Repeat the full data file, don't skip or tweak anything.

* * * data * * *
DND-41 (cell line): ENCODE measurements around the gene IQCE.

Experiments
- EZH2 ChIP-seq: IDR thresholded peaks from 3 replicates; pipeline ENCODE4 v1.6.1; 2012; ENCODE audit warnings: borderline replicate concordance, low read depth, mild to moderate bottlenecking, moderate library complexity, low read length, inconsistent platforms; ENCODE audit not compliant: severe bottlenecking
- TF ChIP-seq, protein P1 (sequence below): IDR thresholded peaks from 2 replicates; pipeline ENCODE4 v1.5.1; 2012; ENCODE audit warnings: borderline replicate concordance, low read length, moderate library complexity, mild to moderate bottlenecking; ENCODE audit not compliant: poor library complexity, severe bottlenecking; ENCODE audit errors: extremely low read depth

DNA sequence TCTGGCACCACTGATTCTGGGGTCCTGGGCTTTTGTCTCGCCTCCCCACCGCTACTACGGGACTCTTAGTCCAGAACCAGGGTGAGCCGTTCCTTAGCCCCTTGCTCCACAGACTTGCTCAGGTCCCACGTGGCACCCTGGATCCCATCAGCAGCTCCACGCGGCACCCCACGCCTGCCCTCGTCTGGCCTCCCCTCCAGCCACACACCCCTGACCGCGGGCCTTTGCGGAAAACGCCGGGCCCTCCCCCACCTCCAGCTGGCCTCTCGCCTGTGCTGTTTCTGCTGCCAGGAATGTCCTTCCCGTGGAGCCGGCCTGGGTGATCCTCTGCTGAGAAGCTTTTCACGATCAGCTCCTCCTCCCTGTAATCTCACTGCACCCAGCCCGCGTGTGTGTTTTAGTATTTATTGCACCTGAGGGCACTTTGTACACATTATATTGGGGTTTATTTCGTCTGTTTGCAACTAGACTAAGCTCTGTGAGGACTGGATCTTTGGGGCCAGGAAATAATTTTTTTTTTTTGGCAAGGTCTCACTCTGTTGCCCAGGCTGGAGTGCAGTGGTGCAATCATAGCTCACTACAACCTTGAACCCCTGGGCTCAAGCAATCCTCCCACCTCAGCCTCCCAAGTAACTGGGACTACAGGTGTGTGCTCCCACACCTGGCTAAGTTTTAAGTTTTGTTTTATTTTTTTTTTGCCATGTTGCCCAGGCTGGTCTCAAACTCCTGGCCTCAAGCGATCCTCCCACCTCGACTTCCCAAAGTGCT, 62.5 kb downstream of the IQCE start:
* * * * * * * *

DND-41 (cell line): ENCODE measurements around the gene IQCE.

Experiments
- EZH2 ChIP-seq: IDR thresholded peaks from 3 replicates; pipeline ENCODE4 v1.6.1; 2012; ENCODE audit warnings: borderline replicate concordance, low read depth, mild to moderate bottlenecking, moderate library complexity, low read length, inconsistent platforms; ENCODE audit not compliant: severe bottlenecking
- TF ChIP-seq, protein P1 (sequence below): IDR thresholded peaks from 2 replicates; pipeline ENCODE4 v1.5.1; 2012; ENCODE audit warnings: borderline replicate concordance, low read length, moderate library complexity, mild to moderate bottlenecking; ENCODE audit not compliant: poor library complexity, severe bottlenecking; ENCODE audit errors: extremely low read depth

DNA sequence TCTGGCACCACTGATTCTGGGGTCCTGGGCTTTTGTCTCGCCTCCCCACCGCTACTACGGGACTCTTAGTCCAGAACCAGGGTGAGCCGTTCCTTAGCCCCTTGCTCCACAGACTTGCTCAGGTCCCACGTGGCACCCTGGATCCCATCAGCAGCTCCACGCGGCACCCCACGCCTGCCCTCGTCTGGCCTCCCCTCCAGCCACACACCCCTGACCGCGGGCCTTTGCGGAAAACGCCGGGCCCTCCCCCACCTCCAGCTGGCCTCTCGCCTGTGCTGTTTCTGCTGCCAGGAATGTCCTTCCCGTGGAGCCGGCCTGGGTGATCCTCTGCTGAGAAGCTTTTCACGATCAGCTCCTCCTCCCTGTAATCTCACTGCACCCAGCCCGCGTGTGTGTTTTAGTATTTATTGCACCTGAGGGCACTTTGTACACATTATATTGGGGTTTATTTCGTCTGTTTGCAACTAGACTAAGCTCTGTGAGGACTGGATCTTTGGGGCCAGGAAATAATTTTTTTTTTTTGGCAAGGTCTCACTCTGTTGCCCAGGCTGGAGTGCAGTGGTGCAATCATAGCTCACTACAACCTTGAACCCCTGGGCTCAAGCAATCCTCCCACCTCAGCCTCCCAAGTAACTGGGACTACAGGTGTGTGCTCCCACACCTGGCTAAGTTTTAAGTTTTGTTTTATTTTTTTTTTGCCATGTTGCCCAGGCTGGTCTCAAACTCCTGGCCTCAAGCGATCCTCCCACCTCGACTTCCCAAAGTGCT, 62.5 kb downstream of the IQCE start: